Editorial: Layoffs pile up across the industry

The last couple of months have seen deep rounds of layoffs in the mining industry, as companies worldwide struggle to cope with low commodity prices, a resurgent U.S. dollar and thin financings.

The U.S. is ground zero for the recent wave of mine shutdowns and job losses, with its numerous coal mines and a high-flying greenback that translates into higher domestic wage costs compared to foreign competitors with fallen currencies.

The thermal coal market in the U.S. has been particularly hard hit by proposals under the federal government’s Clean Power Plan, which aims to cut emissions at fossil-fuelled power plants. Twenty-five states are lining up to sue the federal government to stop the plan, which they say is a job-killer due to the closing of coal mines and increased electricity rates that will drive out businesses from their states. State governments such as West Virginia’s are already taking an axe to their annual budgets, as tax revenue from coal mining shrinks.

Two formerly substantial thermal coal miners, Alpha Natural Resources and Patriot Coal, are now under bankruptcy protection, and have issued layoff notices at several Appalachian mines.

The slumping global steel market has translated into weaker demand and falling prices for metallurgical coal, iron ore and molybdenum, with resulting mine layoffs.

In U.S. met coal, the Walter Energy bankruptcy auction has taken a turn, with the possible selling of its Alabama assets for US$1.3 billion. Most Walter Energy operations have continued since the bankruptcy reorganization was announced in July, though there have been layoffs at subsidiary Jim Walter Resources. Cliffs Natural Resources has also cut hundreds of staff at its met coal mines in Wyoming and Alabama, as have its met coal competitors in Wyoming.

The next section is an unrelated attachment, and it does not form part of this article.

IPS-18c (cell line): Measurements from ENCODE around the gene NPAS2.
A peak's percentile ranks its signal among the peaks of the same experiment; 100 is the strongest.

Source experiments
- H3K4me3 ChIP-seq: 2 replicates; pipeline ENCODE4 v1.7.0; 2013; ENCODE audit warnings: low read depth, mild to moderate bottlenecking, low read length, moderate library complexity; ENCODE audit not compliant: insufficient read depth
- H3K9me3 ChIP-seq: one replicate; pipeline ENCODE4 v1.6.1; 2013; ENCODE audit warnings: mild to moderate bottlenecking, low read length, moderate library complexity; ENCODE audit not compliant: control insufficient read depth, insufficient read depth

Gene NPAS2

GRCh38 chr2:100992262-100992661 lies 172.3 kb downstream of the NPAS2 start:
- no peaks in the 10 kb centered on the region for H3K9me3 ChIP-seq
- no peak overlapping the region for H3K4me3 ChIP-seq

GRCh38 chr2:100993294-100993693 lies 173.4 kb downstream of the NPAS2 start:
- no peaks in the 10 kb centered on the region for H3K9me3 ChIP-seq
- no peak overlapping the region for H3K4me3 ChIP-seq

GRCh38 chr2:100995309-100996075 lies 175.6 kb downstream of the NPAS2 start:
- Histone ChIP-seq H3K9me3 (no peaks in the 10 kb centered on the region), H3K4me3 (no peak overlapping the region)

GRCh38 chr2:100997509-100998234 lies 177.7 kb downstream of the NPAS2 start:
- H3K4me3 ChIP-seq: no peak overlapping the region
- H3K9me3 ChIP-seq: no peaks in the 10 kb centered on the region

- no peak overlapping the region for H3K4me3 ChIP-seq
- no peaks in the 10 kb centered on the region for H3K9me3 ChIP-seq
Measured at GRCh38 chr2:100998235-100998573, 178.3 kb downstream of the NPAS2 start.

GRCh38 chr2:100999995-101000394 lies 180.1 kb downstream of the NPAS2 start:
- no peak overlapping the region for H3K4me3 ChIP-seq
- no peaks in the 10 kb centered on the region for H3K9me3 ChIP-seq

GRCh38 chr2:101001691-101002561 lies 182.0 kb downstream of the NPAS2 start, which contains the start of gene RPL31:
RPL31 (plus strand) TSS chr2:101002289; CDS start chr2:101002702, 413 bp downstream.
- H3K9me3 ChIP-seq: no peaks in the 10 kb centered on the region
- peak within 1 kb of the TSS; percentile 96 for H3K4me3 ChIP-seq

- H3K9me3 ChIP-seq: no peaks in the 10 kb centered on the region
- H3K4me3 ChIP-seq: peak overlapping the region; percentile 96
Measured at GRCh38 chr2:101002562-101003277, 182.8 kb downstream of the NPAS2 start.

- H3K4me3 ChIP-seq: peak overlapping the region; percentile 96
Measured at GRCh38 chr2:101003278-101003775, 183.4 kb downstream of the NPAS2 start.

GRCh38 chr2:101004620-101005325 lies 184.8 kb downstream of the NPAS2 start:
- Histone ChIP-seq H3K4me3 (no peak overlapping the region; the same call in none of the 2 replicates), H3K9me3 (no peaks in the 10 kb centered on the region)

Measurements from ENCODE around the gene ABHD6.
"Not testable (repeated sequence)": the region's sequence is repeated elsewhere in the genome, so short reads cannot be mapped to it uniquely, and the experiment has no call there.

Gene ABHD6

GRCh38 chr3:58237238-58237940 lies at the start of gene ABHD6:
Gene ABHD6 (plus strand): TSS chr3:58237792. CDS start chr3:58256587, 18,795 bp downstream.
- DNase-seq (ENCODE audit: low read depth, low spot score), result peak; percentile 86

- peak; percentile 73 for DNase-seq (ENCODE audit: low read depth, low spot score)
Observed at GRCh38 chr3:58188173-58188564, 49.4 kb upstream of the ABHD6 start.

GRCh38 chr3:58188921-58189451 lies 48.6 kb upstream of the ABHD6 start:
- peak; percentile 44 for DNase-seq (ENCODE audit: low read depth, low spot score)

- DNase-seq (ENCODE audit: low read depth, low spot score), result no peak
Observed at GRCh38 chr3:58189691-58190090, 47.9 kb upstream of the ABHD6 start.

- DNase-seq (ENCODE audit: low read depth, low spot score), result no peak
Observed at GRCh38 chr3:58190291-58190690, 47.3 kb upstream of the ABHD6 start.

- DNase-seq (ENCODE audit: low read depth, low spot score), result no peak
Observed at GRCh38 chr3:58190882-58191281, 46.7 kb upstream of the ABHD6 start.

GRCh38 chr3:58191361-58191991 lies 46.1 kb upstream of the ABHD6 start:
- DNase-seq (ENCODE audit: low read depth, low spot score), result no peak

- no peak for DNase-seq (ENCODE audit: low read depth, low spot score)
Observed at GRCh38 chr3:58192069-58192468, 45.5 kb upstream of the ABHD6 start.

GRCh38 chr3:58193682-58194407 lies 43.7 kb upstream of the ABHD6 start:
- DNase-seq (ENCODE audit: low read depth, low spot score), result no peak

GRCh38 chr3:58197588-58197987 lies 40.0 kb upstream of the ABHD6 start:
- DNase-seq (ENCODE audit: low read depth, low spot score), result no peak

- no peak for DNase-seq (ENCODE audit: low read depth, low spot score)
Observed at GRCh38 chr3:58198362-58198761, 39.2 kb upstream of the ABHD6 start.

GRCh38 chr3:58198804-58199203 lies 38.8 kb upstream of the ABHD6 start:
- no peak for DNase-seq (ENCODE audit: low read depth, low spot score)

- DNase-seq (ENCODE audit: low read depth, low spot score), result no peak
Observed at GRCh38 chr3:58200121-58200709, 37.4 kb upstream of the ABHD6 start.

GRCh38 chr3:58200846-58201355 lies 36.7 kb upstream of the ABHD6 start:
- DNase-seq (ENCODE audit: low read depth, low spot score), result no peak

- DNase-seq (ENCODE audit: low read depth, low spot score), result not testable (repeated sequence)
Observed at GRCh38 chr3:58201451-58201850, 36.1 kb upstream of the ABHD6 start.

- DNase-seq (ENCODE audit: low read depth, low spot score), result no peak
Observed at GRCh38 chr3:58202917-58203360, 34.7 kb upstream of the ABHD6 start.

The pains in U.S. iron ore are centred in Minnesota and Michigan’s Upper Peninsula, with more than 1,500 layoffs at various firms.

U.S. molybdenum miners haven’t escaped the whirlwind, with the iconic Henderson moly mine in Colorado eliminating 210 jobs and leaving 350, as mine production is scaled back 45%. Freeport-McMoRan has also chopped jobs at many of its U.S. copper mines, including 450 people let go at the Sierrita copper-moly mine, as mining rates are cut in half. Worldwide Freeport is letting go of 10% of its workforce.

But the biggest job losses in copper are in Chile at state-owned Codelco. The world’s largest copper miner has laid off 4,000 workers, with Codelco CEO Nelson Pizarro calling it “painful but necessary.”

The metallurgical coal mines of Western Canada are hurting too, despite the loonie’s drop into the low- to mid-US75¢ range. As we reported last week, Teck Resources has laid off 1,000 employees.

Grande Cache Coal in the remote town of Grande Cache in northwestern Alberta gave the bad news to its workers in November that the company would suspend indefinitely its Grande Cache underground coal mine on Christmas Eve, leaving 220 people out of work. Earlier this year, the miner laid off 250 people by closing its nearby open-pit mine coal and plant. Grande Cache Coal was bought by Japan’s Marubeni and Winsway Coking Coal Holdings for $1 billion in 2012. In October 2014, Up Energy Development Group bought a controlling interest in Grande Cache Coal from the two companies for just $2 (yes, that’s right: two dollars!).

Among suppliers, Vancouver-based Finning International, the world’s largest Caterpillar heavy equipment dealer, announced in mid-November it is cutting 1,100 jobs in Canada and abroad, or 8% of its workforce. For all of 2015, Finning will have eliminated 1,900 staff worldwide, including 1,100 in Canada. Finning is also shutting 11 more locations in Western Canada as it moves away from its previous business model of having a substantial bricks and mortar presence near all its clients. In its latest quarterliess, Finning said equipment sales dropped 27% between the second and third quarters.

In Decatur, Illinois, Caterpillar is cutting 5,000 salaried employees this year and says 10,000 might be eliminated by 2018. Another 2,000 have taken early retirement.


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